0407 Where did they come from? Where are they going? Modeling the movement of soybean aphid infestations in North America

Monday, December 14, 2009: 10:47 AM
Room 110, First Floor (Convention Center)
Christine A. Bahlai , Environmental Biology, University of Guelph, Guelph, ON, Canada
David Voegtlin , Illinois Natural History Survey, University of Illinois, Champaign, IL
Terry Gillespie , Department of Land Resource Science, University of Guelph, Guelph, ON, Canada
Yingen Xue , Department of Environmental Biology, University of Guelph, Guelph, ON, Canada
Rebecca H. Hallett , School of Environmental Sciences, University of Guelph, Guelph, ON, Canada
Christina DiFonzo , Entomology, Michigan State University, East Lansing, MI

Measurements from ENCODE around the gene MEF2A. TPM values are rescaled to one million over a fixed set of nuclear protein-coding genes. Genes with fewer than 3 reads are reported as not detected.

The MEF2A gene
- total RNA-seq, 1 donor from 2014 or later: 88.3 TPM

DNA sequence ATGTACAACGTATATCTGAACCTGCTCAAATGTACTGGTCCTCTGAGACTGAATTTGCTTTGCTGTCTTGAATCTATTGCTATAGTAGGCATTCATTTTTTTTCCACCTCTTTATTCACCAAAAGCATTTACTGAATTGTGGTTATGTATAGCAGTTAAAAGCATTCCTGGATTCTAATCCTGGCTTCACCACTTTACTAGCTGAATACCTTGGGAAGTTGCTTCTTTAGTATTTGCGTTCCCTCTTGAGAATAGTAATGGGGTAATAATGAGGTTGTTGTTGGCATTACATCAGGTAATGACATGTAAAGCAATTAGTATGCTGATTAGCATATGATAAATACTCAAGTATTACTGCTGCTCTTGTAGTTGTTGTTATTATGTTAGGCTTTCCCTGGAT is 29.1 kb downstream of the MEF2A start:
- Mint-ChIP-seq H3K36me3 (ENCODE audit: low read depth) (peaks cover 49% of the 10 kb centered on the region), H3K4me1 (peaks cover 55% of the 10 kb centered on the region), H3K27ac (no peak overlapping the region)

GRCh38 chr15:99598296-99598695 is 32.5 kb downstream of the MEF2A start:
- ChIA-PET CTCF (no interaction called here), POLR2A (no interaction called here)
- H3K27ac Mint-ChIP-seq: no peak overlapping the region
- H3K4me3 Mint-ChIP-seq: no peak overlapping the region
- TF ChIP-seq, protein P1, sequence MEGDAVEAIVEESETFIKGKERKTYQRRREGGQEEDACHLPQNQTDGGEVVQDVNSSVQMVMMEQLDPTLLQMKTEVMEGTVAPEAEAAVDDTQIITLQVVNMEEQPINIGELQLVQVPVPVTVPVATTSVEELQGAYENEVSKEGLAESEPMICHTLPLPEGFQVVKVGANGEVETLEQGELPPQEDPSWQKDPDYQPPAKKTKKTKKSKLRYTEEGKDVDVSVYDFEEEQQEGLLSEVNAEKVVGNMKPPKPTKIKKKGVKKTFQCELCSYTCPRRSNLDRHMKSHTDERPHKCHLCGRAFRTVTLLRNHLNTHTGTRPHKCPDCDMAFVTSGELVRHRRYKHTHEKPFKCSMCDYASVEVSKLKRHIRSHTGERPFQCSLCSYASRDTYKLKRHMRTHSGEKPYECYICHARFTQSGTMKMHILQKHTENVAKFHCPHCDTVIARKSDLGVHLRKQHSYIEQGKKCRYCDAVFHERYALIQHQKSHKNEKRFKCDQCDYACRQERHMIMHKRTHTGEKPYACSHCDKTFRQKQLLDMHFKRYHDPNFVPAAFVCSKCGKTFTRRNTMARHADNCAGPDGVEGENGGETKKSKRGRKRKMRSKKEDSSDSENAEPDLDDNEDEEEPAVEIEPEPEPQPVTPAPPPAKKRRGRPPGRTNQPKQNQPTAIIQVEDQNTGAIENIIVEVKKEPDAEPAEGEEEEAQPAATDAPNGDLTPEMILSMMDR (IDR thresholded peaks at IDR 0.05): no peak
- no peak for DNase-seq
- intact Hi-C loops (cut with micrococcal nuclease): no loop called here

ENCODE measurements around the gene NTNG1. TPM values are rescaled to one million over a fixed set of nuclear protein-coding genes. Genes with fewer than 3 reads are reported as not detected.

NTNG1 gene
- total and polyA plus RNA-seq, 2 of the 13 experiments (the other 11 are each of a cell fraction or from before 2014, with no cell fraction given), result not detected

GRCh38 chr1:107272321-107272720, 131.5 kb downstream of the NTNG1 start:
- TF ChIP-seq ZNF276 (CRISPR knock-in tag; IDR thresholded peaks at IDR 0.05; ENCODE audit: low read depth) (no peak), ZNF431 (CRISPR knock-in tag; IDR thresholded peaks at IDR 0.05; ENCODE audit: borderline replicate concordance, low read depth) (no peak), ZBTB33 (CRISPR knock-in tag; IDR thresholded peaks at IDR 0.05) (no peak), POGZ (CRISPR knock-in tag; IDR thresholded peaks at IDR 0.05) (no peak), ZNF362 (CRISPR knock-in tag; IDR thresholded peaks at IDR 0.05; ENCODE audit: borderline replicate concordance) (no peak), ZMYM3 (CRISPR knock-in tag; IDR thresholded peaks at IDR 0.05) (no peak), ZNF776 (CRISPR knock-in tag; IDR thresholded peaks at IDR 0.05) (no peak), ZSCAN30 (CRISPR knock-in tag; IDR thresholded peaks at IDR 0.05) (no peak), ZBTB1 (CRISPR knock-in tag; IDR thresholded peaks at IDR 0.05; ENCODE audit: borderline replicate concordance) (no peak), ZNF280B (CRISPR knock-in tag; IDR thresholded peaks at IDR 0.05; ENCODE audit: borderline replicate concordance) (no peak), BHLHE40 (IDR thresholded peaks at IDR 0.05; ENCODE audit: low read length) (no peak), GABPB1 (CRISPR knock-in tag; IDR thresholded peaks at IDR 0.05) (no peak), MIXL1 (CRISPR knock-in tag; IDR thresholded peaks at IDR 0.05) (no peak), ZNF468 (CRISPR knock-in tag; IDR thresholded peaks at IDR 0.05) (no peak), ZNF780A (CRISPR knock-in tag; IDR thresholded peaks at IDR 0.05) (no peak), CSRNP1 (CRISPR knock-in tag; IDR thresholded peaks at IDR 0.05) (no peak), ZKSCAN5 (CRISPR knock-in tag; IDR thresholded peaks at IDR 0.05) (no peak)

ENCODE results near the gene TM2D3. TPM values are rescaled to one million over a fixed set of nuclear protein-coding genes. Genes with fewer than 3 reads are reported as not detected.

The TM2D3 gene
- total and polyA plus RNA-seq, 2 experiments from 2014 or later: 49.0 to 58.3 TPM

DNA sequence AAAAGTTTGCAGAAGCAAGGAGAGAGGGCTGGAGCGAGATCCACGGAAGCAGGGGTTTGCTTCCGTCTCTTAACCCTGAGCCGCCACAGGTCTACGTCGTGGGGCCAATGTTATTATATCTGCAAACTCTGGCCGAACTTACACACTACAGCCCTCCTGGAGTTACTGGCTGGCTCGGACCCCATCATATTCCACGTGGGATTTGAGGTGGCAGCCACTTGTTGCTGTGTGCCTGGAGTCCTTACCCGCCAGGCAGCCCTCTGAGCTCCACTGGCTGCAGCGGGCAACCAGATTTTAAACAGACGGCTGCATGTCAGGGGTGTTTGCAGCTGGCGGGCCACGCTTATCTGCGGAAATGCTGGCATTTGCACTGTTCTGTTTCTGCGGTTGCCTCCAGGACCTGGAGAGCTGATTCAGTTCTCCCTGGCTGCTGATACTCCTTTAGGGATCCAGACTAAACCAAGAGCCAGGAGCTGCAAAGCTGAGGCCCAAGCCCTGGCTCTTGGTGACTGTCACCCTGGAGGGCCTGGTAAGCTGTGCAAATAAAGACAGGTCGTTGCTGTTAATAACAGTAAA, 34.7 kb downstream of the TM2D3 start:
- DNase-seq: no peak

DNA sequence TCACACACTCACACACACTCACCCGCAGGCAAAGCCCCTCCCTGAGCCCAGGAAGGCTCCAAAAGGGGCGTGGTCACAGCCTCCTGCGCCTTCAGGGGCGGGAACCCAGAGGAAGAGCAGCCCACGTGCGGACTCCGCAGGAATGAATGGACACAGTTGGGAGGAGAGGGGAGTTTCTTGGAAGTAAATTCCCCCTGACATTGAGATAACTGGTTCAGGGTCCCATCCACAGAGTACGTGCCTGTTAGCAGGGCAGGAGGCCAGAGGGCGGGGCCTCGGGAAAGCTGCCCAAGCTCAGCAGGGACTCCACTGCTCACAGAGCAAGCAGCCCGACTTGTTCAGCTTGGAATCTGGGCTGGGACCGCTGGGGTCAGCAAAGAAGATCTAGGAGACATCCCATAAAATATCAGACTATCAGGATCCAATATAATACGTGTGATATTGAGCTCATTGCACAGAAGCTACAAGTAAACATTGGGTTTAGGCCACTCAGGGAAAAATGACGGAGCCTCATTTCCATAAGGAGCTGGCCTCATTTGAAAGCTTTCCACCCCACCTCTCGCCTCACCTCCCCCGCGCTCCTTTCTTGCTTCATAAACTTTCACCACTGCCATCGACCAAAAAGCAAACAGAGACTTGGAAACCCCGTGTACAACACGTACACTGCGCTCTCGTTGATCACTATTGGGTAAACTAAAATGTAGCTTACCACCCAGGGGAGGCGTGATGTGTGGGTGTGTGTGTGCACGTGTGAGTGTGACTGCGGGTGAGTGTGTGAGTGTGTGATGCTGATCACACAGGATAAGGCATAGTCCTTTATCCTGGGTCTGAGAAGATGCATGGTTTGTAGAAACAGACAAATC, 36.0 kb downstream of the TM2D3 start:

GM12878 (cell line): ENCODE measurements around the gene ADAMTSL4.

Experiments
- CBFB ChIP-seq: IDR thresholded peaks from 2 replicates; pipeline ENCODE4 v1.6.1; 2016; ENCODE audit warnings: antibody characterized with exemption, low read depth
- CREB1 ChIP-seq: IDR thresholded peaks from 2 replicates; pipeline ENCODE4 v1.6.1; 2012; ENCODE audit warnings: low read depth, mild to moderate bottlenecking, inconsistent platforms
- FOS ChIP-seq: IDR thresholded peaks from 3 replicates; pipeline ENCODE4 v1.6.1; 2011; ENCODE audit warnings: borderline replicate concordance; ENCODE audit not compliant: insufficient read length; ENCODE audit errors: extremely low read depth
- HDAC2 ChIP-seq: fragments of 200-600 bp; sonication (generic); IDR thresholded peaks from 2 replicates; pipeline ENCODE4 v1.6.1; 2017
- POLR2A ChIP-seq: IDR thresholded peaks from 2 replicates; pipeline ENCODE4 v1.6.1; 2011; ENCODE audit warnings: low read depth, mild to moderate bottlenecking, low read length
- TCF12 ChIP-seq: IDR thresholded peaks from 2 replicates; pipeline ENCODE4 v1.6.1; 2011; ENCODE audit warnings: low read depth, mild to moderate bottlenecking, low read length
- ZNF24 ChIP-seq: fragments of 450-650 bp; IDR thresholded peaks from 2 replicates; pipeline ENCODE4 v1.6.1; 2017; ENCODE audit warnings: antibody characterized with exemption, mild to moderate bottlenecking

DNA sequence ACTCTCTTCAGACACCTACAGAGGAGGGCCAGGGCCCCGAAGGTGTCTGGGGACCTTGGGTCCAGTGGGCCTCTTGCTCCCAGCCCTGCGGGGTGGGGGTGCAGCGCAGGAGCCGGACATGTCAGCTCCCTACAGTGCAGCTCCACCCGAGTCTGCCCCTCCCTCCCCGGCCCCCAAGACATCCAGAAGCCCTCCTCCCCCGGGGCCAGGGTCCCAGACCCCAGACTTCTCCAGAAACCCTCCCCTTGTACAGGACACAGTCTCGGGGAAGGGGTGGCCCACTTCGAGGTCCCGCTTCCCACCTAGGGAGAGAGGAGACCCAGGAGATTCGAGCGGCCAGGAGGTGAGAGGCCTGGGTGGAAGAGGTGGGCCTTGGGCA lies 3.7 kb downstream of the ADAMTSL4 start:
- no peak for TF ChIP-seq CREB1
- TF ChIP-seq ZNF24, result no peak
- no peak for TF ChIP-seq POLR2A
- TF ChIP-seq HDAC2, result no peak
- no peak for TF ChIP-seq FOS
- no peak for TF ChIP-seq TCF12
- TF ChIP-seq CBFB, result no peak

Arthur W. Schaafsma , Department of Plant Agriculture, University of Guelph, Ridgetown, ON, Canada
Soybean aphid is a severe pest of soybean in the Midwestern and Great Lakes regions of North America. Aphids are highly mobile and isolated infestations may spread to both adjacent and distant regions over the course of a growing season. Since 2005, the North Central IPM Center, in collaboration with the Ontario Ministry of Agriculture, Food and Rural Affairs, has maintained a network of 47 suction traps to monitor aphid flights spanning the area where soybean aphid is of economic concern. Aphid capture data were examined relative to field counts, date, photoperiod, and weather. Geographic distribution of aphids was modeled through time and compared to relevant environmental cues. Applications of modeling aphid flight trajectory will be discussed.

doi: 10.1603/ICE.2016.44204

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